Flu Season 2016: Top 5 Tips To Combat Potentially Deadly Disease

Chicago Begins Giving Out Annual Flu Shots
Elaine Louie receives a flu shot, offered free by the city of Chicago from registered nurse Betty Lewis October 12, 2006 in Chicago, Illinois. In a switch from recent years, vaccine makers are expected to produce an ample supply, with plans for distribution of more than 100 million doses nationwide by January, according to health officials. (Tim Boyle/Getty Images) Photo : Tim Boyle/Getty Images

The flu season has arrived once again, and the disease has been proven more hazardous than ever. Although it may cause mild illness, the virus has been proven deadly -- claiming thousands of death during the season.

Furthermore, it was also proven to pose danger for very young children as well as adults over 65 years of age. According to an article written on Alabama, the flu season begins as early as October and continues until May. Therefore, it is imperative that proper precautions are taken at the onset of the season.

To ensure your safety and the well-being of others, here are ways to ensure that everyone is fully armored and ready to combat the flu.

Get the flu vaccine done as early as possible.

In an interview conducted in an article in LiveScience, Dr. William Schaffner, an infectious disease expert at the Vanderbilt University of Medicine, has shed some light on the rumor that one can contract the flu from getting the vaccine. Fortunately, this has been proven to be a myth. The virus is killed during the curation, or in some cases, they are weakened.

Avoid contact with sick people.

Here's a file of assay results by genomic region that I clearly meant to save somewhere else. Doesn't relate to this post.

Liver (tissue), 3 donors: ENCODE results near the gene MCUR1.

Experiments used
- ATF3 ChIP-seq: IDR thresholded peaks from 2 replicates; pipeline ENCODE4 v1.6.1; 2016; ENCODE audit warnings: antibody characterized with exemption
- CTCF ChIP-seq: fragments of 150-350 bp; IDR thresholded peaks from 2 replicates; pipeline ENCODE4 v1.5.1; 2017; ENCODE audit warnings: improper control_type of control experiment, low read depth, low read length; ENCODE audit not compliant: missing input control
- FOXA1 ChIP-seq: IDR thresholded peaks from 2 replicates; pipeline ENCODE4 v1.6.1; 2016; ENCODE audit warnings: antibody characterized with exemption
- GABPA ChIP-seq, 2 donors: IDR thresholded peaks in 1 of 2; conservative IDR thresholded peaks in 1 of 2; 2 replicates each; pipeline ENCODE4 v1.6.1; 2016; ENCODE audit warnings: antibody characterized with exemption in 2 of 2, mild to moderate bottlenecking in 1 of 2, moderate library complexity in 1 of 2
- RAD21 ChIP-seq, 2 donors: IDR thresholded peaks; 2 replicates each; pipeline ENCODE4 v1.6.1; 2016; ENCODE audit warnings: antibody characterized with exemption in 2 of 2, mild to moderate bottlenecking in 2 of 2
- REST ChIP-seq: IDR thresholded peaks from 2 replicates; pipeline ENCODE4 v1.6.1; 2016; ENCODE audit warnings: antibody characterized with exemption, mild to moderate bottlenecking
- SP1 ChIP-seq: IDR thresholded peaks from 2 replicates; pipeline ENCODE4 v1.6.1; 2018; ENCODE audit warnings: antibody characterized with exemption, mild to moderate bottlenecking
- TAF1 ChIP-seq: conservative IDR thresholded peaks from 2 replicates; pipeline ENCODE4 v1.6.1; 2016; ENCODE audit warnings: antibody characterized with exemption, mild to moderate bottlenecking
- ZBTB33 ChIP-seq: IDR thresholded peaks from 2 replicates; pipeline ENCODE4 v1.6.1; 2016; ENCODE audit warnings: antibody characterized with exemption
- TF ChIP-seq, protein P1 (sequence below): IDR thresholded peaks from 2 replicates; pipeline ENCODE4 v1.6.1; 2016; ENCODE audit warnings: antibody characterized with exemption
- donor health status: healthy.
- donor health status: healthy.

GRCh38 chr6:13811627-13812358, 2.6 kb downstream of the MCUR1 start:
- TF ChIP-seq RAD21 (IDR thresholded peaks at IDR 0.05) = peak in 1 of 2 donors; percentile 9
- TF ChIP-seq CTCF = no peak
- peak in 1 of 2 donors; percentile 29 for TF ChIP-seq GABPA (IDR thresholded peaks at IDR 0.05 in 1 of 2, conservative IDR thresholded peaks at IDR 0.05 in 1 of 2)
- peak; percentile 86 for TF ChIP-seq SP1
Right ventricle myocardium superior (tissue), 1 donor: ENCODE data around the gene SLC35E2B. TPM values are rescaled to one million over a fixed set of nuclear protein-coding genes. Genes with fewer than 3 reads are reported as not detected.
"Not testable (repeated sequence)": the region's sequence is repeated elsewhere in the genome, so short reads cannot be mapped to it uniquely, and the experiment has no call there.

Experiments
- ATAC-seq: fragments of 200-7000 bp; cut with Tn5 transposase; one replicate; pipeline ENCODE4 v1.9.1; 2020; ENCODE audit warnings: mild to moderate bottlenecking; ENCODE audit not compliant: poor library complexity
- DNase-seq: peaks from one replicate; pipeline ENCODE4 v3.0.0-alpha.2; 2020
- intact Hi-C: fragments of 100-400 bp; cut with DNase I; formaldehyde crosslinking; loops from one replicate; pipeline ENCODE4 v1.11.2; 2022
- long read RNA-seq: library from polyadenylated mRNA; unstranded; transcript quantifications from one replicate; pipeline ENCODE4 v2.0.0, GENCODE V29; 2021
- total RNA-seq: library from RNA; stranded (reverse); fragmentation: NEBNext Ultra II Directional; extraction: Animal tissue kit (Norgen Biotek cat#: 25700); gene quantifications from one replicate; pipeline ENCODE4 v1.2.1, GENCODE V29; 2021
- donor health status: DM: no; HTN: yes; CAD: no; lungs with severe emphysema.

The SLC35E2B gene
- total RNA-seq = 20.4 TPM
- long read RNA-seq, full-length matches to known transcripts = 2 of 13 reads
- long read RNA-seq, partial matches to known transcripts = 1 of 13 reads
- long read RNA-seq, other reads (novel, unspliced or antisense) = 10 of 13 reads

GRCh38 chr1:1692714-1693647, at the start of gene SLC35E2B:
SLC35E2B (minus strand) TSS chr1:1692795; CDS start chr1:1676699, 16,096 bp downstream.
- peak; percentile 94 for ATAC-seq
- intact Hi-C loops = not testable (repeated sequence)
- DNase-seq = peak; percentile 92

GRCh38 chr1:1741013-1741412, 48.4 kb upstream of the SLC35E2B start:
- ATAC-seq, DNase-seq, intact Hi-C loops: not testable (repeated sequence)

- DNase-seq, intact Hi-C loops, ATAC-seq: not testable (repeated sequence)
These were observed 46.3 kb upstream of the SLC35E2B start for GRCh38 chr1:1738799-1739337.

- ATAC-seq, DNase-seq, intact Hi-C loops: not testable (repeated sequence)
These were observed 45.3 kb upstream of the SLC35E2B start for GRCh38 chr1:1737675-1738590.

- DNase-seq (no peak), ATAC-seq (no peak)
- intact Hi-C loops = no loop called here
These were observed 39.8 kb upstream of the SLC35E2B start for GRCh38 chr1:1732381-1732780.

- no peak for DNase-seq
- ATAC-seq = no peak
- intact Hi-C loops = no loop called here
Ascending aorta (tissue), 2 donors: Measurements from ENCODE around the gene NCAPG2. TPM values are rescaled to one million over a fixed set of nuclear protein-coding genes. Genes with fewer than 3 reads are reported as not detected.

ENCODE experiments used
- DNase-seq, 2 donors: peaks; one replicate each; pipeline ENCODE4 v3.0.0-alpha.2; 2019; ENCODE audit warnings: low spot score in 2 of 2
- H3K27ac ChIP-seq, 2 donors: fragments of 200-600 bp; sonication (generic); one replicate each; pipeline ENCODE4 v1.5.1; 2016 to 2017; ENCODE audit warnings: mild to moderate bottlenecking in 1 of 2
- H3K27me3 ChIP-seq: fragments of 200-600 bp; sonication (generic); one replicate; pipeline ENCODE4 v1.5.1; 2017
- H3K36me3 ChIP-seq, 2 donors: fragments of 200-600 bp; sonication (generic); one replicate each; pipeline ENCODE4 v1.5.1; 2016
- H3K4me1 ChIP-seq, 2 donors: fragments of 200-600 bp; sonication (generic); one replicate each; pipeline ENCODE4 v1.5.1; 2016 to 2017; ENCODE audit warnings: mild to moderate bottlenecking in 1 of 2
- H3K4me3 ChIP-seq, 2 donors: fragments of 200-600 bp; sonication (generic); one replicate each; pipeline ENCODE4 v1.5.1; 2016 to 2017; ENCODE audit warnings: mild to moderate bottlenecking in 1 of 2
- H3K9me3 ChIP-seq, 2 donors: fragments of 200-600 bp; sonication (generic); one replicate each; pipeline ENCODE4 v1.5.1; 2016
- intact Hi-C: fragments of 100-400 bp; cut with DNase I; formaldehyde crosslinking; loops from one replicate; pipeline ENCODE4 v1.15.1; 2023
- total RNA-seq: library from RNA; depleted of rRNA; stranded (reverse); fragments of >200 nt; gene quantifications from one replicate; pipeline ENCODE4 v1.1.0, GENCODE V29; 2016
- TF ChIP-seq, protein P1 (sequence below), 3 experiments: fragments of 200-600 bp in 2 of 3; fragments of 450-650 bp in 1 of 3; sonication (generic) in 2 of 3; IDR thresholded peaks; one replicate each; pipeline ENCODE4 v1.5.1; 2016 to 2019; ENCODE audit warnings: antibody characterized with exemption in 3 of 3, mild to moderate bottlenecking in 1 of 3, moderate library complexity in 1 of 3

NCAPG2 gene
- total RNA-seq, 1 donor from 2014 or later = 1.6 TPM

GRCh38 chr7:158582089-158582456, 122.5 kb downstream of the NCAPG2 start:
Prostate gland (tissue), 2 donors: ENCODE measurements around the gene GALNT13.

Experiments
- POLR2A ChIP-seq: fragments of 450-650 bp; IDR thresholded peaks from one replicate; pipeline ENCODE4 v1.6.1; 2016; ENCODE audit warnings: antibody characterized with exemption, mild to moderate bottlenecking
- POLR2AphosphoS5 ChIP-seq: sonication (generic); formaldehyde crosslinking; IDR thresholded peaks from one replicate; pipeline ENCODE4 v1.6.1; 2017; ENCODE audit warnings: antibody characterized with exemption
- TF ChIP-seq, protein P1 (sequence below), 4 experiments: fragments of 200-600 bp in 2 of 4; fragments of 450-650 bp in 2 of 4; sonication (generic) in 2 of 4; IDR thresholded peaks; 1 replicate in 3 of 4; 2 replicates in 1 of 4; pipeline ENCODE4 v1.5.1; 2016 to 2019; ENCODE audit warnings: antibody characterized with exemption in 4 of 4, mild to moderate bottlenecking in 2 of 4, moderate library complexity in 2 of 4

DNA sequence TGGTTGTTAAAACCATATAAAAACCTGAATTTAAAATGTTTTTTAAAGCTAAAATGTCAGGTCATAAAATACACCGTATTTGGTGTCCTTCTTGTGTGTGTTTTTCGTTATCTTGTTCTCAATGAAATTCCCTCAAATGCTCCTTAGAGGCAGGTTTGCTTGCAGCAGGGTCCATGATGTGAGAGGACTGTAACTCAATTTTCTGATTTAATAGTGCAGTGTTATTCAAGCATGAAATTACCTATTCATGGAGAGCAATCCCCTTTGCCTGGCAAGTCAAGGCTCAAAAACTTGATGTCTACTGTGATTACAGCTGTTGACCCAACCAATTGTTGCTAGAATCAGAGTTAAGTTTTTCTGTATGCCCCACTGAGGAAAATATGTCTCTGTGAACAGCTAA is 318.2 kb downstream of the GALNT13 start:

It is highly advised that everyone should avoid contact with people who have contracted the disease, especially seniors over the age of 65. In an interview conducted with Paul Throne from the Washington Department of Health, "[the flu] hits elderly people the hardest," as demonstrated in Komo News.

Avoid touching your eyes, nose, and mouth.

One of the ways the flu can affect you is through bodily fluid contact. Once your hands have touched this hazardous virus, it is best to keep them away from your eyes, nose, and mouth until you have sanitized.

Cover your mouth and nose.

It is proper etiquette as well as a good practice of clean hygiene to cover your mouth and nose when sneezing or coughing. This prevents the virus from spreading.

Boost your immune system by eating healthy.

Fruits that are high in vitamin C such as oranges can help boost the immune system. Furthermore, drinks that are high in antioxidants, such as tea, have been proven to contain the amino acid responsible for boosting the immunity towards viruses, as demonstrated in an article in Prevention.

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